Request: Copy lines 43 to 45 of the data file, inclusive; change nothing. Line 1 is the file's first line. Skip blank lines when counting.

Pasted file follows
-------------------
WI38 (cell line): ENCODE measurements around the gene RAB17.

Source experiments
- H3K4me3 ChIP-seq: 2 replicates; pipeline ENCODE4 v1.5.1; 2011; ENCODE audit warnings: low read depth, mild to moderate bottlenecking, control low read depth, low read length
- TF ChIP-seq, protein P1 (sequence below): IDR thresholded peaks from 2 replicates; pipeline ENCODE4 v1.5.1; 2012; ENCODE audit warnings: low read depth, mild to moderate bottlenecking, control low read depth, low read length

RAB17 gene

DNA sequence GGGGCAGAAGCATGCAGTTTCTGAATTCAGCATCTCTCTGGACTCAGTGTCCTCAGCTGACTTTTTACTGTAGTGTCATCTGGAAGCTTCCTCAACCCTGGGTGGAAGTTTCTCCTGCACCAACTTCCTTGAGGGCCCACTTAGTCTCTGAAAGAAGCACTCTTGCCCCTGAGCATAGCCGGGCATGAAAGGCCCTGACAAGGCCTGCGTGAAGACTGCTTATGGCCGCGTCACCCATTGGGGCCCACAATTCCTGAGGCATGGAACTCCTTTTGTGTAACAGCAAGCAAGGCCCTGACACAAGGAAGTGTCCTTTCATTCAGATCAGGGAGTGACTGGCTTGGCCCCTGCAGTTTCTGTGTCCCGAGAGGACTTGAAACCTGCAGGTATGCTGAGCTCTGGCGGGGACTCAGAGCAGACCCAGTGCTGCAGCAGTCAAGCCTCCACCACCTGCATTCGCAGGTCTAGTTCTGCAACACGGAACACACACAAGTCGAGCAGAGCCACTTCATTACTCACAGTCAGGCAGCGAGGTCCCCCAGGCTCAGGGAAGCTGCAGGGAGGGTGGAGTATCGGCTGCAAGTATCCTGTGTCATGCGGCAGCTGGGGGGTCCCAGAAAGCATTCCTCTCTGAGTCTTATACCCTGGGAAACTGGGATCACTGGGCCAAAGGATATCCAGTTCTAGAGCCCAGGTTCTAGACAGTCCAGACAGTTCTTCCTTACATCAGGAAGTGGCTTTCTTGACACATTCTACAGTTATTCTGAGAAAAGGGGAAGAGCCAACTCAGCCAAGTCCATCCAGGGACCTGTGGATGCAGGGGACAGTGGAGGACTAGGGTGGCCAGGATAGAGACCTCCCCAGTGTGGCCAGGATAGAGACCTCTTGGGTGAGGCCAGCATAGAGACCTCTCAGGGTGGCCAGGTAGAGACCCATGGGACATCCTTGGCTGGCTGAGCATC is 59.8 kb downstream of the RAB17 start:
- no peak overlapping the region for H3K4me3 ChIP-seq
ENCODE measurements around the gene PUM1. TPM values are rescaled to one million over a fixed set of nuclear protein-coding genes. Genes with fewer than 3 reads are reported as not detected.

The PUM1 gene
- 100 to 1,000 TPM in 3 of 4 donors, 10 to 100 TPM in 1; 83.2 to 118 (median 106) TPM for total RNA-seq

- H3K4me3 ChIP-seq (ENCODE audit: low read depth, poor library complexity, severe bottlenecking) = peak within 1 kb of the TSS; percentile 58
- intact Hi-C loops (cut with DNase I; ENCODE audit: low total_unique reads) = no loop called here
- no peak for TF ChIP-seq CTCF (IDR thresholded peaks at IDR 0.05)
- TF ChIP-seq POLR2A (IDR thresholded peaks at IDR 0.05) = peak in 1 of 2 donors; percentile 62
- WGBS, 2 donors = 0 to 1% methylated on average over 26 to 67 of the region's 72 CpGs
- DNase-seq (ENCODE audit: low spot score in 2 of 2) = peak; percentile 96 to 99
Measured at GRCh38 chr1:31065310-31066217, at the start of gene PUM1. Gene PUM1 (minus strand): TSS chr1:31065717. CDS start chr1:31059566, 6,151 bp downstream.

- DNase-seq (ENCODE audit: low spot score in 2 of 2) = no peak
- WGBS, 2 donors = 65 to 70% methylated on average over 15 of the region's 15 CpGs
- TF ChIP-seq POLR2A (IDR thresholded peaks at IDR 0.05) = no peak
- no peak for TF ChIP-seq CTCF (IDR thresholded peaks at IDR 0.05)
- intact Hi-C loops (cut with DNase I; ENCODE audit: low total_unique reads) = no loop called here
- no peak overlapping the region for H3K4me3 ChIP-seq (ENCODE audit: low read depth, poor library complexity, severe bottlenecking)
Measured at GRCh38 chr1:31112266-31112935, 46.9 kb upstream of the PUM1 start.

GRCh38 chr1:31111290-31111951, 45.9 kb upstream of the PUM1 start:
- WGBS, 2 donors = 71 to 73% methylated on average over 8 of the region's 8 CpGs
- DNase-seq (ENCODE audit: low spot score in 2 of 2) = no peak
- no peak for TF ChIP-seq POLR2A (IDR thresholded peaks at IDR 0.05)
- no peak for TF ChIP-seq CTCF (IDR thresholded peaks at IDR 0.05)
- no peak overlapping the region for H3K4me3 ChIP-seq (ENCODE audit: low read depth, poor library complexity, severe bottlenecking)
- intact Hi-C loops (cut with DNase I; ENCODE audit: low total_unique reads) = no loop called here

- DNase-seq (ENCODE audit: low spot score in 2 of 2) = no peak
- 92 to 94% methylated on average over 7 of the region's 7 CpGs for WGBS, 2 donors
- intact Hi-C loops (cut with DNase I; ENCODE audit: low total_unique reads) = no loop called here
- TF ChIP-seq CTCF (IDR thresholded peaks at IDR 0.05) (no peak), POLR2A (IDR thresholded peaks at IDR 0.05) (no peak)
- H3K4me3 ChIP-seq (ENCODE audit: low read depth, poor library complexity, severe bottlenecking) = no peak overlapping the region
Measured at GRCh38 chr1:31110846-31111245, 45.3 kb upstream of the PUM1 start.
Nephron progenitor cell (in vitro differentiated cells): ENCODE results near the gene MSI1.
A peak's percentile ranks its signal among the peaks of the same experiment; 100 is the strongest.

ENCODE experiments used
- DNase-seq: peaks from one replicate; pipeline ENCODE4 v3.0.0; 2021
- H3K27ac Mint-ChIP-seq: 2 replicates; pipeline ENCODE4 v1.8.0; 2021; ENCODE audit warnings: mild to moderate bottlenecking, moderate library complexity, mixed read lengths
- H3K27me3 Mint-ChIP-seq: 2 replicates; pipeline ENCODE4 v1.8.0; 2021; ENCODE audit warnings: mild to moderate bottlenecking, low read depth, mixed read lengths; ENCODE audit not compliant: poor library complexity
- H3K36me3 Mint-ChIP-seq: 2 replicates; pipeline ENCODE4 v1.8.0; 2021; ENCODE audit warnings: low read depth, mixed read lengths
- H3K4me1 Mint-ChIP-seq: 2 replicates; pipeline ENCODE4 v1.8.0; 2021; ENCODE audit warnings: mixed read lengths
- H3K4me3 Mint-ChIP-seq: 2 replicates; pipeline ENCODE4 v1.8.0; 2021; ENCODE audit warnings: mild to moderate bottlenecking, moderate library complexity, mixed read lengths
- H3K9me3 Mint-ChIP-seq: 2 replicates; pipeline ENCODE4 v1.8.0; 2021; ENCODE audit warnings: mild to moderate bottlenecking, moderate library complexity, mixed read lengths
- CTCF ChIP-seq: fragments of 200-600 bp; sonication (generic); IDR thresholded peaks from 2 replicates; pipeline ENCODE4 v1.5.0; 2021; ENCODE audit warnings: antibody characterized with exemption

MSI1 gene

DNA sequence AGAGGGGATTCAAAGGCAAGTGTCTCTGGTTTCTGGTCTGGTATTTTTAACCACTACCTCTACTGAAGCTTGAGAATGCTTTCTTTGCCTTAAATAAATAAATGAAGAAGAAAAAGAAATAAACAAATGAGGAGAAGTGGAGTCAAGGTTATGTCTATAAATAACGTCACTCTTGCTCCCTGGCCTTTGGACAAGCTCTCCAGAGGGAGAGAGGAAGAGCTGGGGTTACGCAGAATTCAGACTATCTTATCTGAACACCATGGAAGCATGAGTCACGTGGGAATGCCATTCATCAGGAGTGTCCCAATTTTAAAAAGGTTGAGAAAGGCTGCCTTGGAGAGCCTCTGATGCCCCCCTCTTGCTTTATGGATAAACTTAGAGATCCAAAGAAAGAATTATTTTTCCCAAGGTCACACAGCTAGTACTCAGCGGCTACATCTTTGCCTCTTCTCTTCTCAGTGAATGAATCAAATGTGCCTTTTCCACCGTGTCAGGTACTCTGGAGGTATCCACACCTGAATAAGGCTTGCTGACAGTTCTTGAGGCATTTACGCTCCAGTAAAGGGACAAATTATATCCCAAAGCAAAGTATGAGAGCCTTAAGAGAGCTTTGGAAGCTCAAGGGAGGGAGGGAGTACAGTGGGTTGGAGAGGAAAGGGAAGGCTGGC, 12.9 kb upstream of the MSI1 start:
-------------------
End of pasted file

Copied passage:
- H3K27me3 Mint-ChIP-seq: 2 replicates; pipeline ENCODE4 v1.8.0; 2021; ENCODE audit warnings: mild to moderate bottlenecking, low read depth, mixed read lengths; ENCODE audit not compliant: poor library complexity
- H3K36me3 Mint-ChIP-seq: 2 replicates; pipeline ENCODE4 v1.8.0; 2021; ENCODE audit warnings: low read depth, mixed read lengths
- H3K4me1 Mint-ChIP-seq: 2 replicates; pipeline ENCODE4 v1.8.0; 2021; ENCODE audit warnings: mixed read lengths